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BY TIM WATERMAN

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The genius temporum of Martí Franch’s Girona landscapes.

FROM THE JANUARY 2017 ISSUE OF LANDSCAPE ARCHITECTURE MAGAZINE

“I really want to make the whole city like this,” says Martí Franch of Estudi Martí Franch (EMF), speaking of his vision of designing the green infrastructure of Girona, Spain, through a process of enlightened and engaged landscape management. We are sitting in his office, among shelves full of models and a table full of drawings. With us are Marc Rosdevall, a landscape architect with the City of Girona and the project’s director, and Marta Costa-Pau, a reporter from the local newspaper who is eager to report on the most recent transformations EMF’s work has wrought on Girona, and, in an amusing bit of journalistic circularity, to interview me to find out why this work is of interest and important to an American journalist and his landscape architecture audience.

Girona is a city in Catalonia with a population of roughly 100,000, situated in the rocky green foothills of the Catalonian Coastal Ranges at the confluence of four small rivers. The landscape is typical scrubby Mediterranean maquis, studded with stone pines (Pinus pinea), holm oaks (Quercus ilex), and the inevitable and omnipresent formal Italian cypresses (Cupressus sempervirens), which have an air of nervous, attendant stiffness in the loosely informal Catalonian landscape, like butlers at a barn dance. When I visit in late spring, (more…)

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Many eyes are hungrily on the Arctic. The polar region is opening to resource hunters and shippers who see huge advantages in the unfortunate loss of its ice. Heavier development will inevitably find its way north, with enormous impact to ecology and indigenous societies. This month, Jessica Bridger, a LAM contributing editor, reports on the research by Leena Cho and Matthew Jull and their Arctic Design Group. Cho is an assistant professor of landscape architecture and Jull is an assistant professor of architecture at the University of Virginia. They have taken landscape and architecture students to Svalbard, about as north as the settled north gets, to study urbanization patterns and develop design responses to the environmental challenges of industry amid the receding ice and shifting permafrost—signs of much more to come.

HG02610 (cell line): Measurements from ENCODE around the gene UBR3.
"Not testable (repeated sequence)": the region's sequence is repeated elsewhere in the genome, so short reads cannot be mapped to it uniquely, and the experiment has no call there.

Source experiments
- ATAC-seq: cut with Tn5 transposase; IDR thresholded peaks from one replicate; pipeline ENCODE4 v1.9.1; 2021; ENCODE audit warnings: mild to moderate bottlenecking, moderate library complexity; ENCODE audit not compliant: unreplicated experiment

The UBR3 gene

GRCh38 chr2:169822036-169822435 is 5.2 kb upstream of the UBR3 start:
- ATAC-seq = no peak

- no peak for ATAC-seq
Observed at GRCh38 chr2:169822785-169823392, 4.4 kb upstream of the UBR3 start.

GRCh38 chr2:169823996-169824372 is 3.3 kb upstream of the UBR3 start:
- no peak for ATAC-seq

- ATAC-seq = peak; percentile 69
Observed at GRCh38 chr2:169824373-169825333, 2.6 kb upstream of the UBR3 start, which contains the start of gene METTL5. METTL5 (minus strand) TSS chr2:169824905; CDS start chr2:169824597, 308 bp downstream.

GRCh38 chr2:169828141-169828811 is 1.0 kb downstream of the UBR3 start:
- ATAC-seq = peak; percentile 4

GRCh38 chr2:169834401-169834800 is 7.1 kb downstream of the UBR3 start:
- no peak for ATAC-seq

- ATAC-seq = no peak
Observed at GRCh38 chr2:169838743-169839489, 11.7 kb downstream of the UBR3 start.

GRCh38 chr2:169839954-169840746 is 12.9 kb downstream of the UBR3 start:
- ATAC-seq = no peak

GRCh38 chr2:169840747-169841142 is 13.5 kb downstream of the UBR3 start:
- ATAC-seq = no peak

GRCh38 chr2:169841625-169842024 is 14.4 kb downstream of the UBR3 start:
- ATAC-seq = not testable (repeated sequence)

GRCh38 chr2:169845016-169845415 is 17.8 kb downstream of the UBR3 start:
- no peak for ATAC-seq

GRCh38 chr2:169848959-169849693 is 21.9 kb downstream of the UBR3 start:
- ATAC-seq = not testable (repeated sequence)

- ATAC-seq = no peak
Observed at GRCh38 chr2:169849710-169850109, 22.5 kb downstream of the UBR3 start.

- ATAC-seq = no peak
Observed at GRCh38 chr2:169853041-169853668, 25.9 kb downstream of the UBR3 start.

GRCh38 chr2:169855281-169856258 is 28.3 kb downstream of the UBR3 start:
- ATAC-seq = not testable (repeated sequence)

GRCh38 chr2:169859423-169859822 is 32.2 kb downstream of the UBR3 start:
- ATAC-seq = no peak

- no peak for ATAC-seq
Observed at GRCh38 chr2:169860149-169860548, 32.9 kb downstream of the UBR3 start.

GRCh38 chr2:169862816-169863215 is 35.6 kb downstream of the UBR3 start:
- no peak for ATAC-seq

In Catalonia, Tim Waterman views the city of Girona as the landscape architect Martí Franch has connected it—humanely, narratively—through removal of vegetation that opens up views and creates connections. It’s as much an act of radical maintenance as it is design. And in El Paso, Mark Hough, FASLA, considers the University of Texas campus newly designed by Ten Eyck Landscape Architects of Austin. It regenerates the desert site (with its Bhutanese architecture) with the vigor you would expect from Christine Ten Eyck, FASLA. In the Back section, Anne Whiston Spirn, FASLA, writes on the work of the artists Helen and Newton Harrison and its suggestive flow into landscape architecture. And in Books, Julia Czerniak reviews The Course of Landscape Architecture by Christophe Girot.

In Now, read about postcoal scenarios for Utah and new moves in Scandinavian urbanism. The Office section asks firms about their collaboration software setups. In Water, Sasaki has helped Cedar Rapids, Iowa, get ready for its next big flood. In Tech, we have the intriguing potential of 3-D scanning for landscapes. And in Goods this month, we have fences—but only nice, almost come-hither fences. The full table of contents for January can be found here.

As always, you can buy this issue of Landscape Architecture Magazine at more than 700 bookstores, including many university stores and independents, as well as at Barnes & Noble. You can also buy single digital issues for only $5.25 at Zinio or order single copies of the print issue from ASLA. Annual subscriptions for LAM are a thrifty $59 for print and $44.25 for digital. Our subscription page has more information on subscription options.

Keep an eye out here on the blog, on the LAM Facebook page, and on our Twitter feed (@landarchmag), as we’ll be ungating January articles as the month rolls out.

Credits: “Permafrost Urbanists,” Jessica Bridger; “It’s About Time,” Estudi Martí Franch; “Desert Bloom,” Adam Barbe, ASLA; “Second Chances,” Sasaki; “Infinite Mapping,” Tommy Jordan; “Sharing Is Wearing,” Norris Design; “The Art of Inquiry, Manifestation, and Enactment,” Piet Janmaat

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